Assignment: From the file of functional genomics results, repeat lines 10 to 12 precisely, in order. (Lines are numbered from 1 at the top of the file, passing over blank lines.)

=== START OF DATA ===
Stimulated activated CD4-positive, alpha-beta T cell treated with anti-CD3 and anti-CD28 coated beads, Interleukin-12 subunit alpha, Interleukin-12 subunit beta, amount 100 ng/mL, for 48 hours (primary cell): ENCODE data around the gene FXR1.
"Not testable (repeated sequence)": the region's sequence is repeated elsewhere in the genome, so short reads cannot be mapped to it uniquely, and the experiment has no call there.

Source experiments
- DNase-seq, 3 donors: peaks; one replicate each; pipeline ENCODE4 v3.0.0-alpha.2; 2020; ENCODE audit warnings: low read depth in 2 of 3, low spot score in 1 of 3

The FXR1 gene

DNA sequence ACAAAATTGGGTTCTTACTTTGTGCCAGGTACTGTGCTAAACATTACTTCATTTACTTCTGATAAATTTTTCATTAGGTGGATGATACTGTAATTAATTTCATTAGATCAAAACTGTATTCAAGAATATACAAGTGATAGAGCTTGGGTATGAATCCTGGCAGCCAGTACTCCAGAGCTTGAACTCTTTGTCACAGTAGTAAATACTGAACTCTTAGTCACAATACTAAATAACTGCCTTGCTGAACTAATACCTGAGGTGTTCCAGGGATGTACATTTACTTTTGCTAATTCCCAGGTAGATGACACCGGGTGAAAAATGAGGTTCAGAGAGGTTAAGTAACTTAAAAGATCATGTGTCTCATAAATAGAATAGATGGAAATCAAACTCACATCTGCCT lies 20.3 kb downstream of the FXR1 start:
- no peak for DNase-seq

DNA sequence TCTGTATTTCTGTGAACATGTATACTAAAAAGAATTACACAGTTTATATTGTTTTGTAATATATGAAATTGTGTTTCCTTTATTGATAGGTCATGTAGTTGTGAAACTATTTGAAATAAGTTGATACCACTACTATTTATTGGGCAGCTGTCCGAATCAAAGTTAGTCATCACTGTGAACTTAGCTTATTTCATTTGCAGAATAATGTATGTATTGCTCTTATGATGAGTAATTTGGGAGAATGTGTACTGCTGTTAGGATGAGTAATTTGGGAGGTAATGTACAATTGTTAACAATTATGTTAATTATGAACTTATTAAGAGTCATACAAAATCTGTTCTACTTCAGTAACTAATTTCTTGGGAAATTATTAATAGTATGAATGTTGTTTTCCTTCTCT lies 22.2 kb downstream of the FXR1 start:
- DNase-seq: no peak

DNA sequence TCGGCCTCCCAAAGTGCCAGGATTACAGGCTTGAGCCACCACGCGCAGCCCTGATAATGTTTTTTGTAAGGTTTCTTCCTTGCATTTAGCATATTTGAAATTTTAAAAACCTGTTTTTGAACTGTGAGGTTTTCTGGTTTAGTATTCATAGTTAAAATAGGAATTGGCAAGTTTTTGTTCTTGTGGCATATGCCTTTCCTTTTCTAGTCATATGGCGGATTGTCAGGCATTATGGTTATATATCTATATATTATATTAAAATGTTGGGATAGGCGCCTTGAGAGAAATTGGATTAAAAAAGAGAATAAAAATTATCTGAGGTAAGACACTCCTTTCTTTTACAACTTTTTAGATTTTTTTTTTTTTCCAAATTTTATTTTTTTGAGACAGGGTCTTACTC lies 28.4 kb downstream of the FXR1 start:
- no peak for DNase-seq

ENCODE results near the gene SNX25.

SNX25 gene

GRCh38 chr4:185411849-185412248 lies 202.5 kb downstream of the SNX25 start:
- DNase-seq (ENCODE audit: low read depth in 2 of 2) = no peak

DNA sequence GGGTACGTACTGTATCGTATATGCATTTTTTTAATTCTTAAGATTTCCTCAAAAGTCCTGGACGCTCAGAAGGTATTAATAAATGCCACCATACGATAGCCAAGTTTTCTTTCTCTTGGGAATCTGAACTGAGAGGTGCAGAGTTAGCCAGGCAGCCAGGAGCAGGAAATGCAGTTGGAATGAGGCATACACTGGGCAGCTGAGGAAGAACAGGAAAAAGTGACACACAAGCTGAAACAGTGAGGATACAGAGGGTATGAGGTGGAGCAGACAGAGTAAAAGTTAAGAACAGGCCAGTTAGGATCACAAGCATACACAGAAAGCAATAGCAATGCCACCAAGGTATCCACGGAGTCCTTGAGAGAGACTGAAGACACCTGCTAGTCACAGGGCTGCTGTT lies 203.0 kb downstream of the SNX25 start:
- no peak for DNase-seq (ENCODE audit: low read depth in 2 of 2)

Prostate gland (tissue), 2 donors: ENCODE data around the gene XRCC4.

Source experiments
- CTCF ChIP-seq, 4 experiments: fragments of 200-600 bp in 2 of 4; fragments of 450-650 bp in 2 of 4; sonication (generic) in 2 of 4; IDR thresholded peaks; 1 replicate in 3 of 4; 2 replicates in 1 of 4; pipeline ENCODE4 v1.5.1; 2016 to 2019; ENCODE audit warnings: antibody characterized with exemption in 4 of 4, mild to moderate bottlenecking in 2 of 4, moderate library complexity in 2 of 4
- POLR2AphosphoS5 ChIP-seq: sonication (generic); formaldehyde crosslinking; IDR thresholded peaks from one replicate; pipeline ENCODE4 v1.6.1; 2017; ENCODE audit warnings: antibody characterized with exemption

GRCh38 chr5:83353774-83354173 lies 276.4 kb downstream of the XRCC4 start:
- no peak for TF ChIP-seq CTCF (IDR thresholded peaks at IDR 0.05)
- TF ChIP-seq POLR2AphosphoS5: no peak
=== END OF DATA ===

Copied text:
DNA sequence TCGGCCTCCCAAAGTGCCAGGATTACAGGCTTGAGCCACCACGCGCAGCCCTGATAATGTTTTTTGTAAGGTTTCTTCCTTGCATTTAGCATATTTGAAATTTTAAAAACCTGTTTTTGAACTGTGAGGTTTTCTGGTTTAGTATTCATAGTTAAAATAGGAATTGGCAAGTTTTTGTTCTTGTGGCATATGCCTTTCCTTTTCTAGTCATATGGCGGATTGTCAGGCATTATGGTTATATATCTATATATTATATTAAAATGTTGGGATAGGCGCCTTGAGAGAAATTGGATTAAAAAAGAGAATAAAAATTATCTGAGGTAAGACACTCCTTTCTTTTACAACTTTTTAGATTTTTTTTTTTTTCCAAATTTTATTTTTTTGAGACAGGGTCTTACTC lies 28.4 kb downstream of the FXR1 start:
- no peak for DNase-seq

ENCODE results near the gene SNX25.